||Main >> Previous Updates >> January 2007 >> January 21, 2007 >> Article ID 10090
| Death of the Diva||Type: Internet Article|
|Death of the Diva||Jan 21, 2007|
|by Chris Goodman|
|THE music industry is so short of cash that experts are predicting the end of the pop star diva.|
Many are bracing themselves for a revolution in the music business this year and the first to suffer may be notoriously demanding stars like Christina Aguilera, Jennifer Lopez (pictured) and Jessica Simpson.
Troubles at Britain’s last major independent record company last week have marked an end to indulging their whims.
EMI announced huge debts and plans to save £120million, while there is cost-cutting across all the big labels.
Two of the music industry’s most respected executives, EMI boss Alain Levy and his deputy David Munns, were sacked.
“The days of record labels indulging artists are pretty much gone now,” said one industry figure.
“No more American divas coming in on private planes with teams of stylists, hairdressers, chefs etc.
“The UK had a very bad Christmas for record sales; this is the end of the line for divas.”
Another source confirmed that Sony BMG cut short visits from American singers Christina Aguilera and Jessica Simpson last year as they promoted their new records.
“It costs too much to have them here for long,” he said. “They insist on having a stylist with an assistant, hair stylist with assistant, a make-up artist with an assistant, etc etc, all of whom have to be paid for.
"No-one in the industry has the money to put up with it any more.”
One of Warner Music’s biggest mistakes last year was an album released by socialite Paris Hilton. It sold just 13,000 copies, a disaster made worse by the money spent on the heiress and her entourage.
One source claims that she brought 14 people with her to the UK including three security guards, two tour managers (despite there being no tour) and three American publicists.
A week’s accommodation at the exclusive Metropolitan hotel on London’s Park Lane came to around £160,000. The entourage was flown to Britain in either first or business class.
One six-piece American rock band are being challenged by their label over their need for a personal bodyguard each to fly to the UK – despite them being less than recognisable in Britain.
As the Brit Awards nominations were announced on Tuesday in front of jubilant pop fans in London, there was no mistaking the behind-the-scenes gloom that has descended over the music industry.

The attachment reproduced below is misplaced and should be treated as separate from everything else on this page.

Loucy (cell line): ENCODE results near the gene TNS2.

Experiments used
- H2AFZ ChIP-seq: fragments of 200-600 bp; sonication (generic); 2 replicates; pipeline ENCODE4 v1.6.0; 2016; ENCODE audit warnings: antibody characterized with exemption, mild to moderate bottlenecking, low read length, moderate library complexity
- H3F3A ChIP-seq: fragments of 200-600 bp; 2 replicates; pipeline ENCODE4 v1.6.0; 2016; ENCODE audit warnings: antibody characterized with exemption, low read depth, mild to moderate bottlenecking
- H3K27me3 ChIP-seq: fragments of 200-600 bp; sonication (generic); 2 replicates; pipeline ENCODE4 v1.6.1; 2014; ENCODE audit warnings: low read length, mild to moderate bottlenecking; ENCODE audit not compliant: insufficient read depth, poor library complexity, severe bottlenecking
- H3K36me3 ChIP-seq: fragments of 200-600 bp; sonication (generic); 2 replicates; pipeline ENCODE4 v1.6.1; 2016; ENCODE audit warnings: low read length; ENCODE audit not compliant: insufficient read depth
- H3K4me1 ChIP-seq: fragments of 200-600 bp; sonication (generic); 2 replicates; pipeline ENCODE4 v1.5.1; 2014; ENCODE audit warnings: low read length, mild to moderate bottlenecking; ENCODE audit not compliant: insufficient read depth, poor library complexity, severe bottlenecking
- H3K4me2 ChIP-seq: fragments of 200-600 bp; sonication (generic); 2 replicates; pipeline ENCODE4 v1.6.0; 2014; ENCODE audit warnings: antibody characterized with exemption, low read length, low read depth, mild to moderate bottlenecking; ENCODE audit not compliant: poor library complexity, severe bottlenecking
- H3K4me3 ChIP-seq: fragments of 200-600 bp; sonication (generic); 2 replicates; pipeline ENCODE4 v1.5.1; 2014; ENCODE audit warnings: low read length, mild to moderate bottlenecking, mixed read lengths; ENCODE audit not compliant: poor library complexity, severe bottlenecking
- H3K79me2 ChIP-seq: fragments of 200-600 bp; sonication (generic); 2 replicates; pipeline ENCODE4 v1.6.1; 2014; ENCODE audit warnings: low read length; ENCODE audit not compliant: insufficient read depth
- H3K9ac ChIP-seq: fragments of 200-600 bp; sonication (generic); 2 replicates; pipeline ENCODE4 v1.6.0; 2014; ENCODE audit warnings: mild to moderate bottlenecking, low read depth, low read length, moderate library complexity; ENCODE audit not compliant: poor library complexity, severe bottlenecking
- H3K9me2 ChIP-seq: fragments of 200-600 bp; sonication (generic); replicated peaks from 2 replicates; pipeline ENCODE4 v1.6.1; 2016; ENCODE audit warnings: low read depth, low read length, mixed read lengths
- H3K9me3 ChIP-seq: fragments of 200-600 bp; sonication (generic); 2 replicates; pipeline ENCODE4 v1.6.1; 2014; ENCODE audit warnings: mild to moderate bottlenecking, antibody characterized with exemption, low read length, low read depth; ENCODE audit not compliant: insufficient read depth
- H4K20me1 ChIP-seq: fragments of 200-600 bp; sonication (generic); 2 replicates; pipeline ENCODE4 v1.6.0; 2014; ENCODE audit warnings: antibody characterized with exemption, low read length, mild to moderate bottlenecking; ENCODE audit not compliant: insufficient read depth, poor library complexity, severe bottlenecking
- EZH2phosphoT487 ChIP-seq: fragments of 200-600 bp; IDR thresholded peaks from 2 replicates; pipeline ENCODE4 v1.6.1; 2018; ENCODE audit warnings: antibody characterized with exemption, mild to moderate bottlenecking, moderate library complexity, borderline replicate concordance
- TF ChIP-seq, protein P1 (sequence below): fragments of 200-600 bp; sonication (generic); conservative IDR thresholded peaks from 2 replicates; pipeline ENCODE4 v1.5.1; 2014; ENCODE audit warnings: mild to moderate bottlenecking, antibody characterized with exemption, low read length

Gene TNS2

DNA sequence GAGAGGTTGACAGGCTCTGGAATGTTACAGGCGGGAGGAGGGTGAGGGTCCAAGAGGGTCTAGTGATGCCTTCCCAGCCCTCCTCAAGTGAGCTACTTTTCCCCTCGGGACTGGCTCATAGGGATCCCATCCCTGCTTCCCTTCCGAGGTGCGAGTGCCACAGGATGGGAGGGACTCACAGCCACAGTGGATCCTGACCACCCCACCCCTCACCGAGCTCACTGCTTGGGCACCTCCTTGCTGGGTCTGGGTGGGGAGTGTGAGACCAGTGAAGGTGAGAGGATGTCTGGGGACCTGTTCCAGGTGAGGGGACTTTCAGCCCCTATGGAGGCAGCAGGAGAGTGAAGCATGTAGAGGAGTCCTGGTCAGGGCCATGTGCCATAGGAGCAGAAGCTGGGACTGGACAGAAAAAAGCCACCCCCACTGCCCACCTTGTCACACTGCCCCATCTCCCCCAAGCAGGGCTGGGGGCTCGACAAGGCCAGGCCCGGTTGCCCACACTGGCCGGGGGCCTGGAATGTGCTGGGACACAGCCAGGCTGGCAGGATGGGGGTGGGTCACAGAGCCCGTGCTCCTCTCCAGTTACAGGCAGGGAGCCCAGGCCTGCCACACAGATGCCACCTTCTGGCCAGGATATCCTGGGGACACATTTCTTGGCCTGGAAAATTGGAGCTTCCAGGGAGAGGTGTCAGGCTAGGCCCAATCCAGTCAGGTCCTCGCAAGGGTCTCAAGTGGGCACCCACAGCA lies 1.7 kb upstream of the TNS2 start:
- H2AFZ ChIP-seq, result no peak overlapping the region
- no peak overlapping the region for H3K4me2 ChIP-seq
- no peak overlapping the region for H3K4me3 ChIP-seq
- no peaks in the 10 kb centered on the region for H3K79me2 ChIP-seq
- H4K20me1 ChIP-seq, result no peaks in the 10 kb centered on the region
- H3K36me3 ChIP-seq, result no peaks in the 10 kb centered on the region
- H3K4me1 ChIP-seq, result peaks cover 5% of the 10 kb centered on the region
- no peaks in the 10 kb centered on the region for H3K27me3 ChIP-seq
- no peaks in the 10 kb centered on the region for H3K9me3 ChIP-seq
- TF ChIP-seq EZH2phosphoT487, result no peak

A friend of Alain Levy and David Munns said: “They are hard-nosed businessmen. If they can’t make this industry work, no-one can.”
Other insiders professed astonishment at recent EMI business decisions.
As internet sensation Lily Allen picked up three Brit nominations, one pointed out: “When Lily suddenly broke and she was the hottest artist in the UK, you could buy her album for £6 or so in HMV.
“That was price-cutting to try and compete with cheaper downloads. But if there was any time fans would be prepared to pay the proper price, it was then.”
It has not been the only miscalculation that haunts EMI. Rumours have it that around £800,000 was spent on the return of Nineties girl band All Saints. The album failed to hit the heights and shows no signs of being resuscitated.
Robbie Williams received an £80million deal from EMI in 2002, tying the sure-fire-hit artist to the company.
But this year he turned anti-pop and produced an unusual, uncommercial album called Rudebox that almost seemed wilfully to challenge his status as a pop star. Artistically satisfying, but a flop for EMI.
The company also relied heavily on the new Beatles remix album Love, which failed to perform as expected, and Christmas was the final straw.
But EMI is not alone. Steve Knott, managing director of HMV, left this week after a poor year for the music retailer.
Since the major record companies – Universal, Sony BMG, Warner and EMI – were wrested from the control of enthusiastic music executives in the Nineties and bought by corporations, they have been under constant scrutiny.
Even those at record companies will admit that they are overstaffed and overpaid.
In years gone by a label could take a bad year, confident that its big artists would save the day.
But as soon as bad figures come in, managers are now under pressure from shareholders. This has meant that labels stopped investing in stars who go on to sell long-term and continue to bring in big revenues.
“It’s EMI now but it could be any one of us in a month’s time,” fears a source at one of the label’s rivals. “This is a year of significant change in the music industry, it’s potentially cataclysmic.”
Since 2000, every label has fought a pitched battle against illegal downloading. Despite the huge rise in legal downloads, their worth has not yet made up for the loss in CD sales.
While the music industry buried its head in the sand and declined to sell downloads, it let computer company Apple take over.
This week Apple published record profits, with figures up 78 per cent on last year. Apple now sets the prices of downloads – the future of music – not the record companies.
And they are low because Apple makes no money from music sales, merely from the hardware, like the iPod, that music is played on.
Source: Daily Express
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